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The question was now taken on agreeing to the resolution as reported by the Committee of the Whole, and decided in the affirmative-yeas 57, pays 52, as follows:
Mr. LIVERMORE said, that some days ago he had given notice of his intention of introducing a resolution for the purpose of discussing the expediency of taking off the embargo; he now rose, impelled by a sense of duty to his constituents, to make the motion.
It was not, said he, from a sudden thought, but from the maturest consideration I am capable of bestowing upon any subject, and a full conviction of the proper line of my duty, that I formed the determination to make the motion; and I confess I have seen no cause to alter my opinion since I declared my intention. I shall briefly assign the reasons in support of the resolution I am about to offer, hoping, by the indulgence of the House,
On the other hand, it was contended by Mr. KEY himself and others, that he had fixed a residence, purchased land, and built a house in Mont-hereafter to have an opportunity of discussing at gomery county, Maryland, previous to a removal large this important question. It must be acthere; that it was his intention to have a fixed knowledged we are pretty much in the dark with residence there, though he meant to reside in the respect to our foreign relations; but as to Great District of Columbia for the purpose of having Britain, I think we ought not to have a rational his children educated, and for the convenience of apprehension of war. There must be an egrebusiness. This was said to be very different from gious fault in the Government of that nation, or a transient residence; and even were a transient ours, to have produced such a state of things. I residence sufficient qualification, the integrity of think the world will say, and our constituents have 30,000 freemen would always prove a sufficient a right to conclude, that the whole tenor of our barrier against corruption. conduct the present session (except as to words) has evinced that war with that nation is the furthest from our thoughts. I highly approve of this peaceable disposition, and hope that neither Government will be so distracted as by its conduct to occasion hostilities between us. As to France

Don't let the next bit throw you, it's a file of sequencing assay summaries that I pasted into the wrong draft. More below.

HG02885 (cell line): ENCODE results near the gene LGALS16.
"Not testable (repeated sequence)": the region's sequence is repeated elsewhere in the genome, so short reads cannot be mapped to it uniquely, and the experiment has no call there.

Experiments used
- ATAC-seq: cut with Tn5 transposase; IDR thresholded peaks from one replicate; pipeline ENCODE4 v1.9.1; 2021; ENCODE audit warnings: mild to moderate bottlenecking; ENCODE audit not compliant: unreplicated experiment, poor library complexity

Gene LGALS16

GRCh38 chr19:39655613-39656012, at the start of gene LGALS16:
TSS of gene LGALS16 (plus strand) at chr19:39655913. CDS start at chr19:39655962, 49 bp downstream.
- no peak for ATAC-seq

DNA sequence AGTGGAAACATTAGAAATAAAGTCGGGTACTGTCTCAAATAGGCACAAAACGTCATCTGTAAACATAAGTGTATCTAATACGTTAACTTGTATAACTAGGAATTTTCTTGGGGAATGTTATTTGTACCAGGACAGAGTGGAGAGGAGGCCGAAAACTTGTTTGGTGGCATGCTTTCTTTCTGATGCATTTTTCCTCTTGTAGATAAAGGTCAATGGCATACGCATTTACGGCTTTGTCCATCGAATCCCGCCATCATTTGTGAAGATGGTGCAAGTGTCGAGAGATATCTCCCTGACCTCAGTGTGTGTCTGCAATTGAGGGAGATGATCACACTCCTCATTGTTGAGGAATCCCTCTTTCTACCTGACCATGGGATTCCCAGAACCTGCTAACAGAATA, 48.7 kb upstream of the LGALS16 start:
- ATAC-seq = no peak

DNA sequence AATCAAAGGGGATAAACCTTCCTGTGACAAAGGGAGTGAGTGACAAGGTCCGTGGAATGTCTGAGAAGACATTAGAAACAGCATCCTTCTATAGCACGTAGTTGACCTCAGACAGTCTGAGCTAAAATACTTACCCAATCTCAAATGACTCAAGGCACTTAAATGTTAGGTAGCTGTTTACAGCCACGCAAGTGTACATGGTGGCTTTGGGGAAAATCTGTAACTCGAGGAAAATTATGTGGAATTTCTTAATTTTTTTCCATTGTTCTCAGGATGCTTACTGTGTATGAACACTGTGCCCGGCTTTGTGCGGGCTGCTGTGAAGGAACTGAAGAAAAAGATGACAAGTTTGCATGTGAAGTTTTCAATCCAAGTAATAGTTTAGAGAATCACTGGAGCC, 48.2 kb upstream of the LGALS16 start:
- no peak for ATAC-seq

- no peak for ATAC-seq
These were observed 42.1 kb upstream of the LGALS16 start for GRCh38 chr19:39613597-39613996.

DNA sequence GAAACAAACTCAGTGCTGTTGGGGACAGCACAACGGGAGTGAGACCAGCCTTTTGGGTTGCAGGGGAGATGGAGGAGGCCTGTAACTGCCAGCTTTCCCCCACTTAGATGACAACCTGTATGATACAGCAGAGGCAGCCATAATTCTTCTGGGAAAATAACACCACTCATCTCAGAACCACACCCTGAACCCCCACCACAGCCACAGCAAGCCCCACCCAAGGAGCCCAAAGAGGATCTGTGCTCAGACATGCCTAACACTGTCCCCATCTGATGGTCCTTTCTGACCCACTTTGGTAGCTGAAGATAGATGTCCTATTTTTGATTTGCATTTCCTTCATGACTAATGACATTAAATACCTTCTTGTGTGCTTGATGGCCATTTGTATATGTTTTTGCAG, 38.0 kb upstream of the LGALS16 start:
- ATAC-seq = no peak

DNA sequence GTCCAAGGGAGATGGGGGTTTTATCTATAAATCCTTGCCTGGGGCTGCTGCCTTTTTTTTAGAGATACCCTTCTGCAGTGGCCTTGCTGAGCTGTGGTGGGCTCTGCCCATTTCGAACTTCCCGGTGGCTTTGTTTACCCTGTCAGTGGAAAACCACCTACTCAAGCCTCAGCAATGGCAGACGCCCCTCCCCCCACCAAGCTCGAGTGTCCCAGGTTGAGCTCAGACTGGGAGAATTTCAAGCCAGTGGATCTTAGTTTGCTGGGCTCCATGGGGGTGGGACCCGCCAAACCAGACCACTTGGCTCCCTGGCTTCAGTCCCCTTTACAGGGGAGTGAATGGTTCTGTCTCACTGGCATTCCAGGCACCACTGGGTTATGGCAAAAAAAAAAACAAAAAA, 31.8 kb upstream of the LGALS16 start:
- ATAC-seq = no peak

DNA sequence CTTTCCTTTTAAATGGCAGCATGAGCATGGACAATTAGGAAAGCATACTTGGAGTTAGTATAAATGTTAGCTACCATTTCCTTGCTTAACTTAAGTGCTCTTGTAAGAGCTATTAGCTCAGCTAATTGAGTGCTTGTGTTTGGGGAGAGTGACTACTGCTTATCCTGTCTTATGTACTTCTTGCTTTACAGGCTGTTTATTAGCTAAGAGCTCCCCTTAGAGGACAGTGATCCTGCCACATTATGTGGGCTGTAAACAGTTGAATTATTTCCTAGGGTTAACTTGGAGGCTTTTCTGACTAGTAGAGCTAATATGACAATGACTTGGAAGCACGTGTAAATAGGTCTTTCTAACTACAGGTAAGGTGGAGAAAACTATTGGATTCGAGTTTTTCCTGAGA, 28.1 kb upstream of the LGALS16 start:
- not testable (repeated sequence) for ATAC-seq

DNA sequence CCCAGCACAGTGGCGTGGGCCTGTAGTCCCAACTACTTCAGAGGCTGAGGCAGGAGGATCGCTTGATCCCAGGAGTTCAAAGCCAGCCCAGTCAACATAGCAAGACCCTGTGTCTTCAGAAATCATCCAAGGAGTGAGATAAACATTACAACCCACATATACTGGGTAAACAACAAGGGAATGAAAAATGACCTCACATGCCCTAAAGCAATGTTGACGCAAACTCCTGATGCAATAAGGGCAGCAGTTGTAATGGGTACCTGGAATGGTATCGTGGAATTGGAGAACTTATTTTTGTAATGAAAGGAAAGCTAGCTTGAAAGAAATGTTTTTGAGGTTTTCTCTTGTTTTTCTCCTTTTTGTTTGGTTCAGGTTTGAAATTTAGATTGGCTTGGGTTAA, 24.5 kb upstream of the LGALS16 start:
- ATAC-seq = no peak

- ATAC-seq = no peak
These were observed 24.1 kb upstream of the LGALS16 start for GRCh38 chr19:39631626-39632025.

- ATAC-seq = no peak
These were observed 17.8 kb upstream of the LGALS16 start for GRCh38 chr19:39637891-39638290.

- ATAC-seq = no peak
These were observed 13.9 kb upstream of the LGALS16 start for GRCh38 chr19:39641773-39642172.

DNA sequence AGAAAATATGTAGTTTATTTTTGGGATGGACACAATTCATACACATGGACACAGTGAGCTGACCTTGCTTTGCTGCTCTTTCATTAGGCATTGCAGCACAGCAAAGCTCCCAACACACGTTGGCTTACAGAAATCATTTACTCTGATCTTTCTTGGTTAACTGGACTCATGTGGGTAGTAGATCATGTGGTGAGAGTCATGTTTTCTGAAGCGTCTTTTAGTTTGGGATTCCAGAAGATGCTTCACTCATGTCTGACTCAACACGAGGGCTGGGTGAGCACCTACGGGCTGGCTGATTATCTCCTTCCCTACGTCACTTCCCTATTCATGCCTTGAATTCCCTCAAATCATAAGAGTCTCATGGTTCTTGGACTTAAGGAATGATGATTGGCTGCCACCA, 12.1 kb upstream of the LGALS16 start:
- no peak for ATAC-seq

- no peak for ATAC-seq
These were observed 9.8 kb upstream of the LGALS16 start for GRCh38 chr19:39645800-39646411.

YEAS-Evan Alexander, Lemuel J. Alston, Ezekiel
and Spain, it appears by the communication from the President, yesterday, we are in a state of war with both. For the tyrannical decree of Milan, as it is called, and the servile Spanish proclamation in pursuance, are in my opinion tantamount to a declaration of war against all neutral commerce, and ought to be considered and resented as such, if any spirit remains in the nation; but an embargo is a most impotent way of re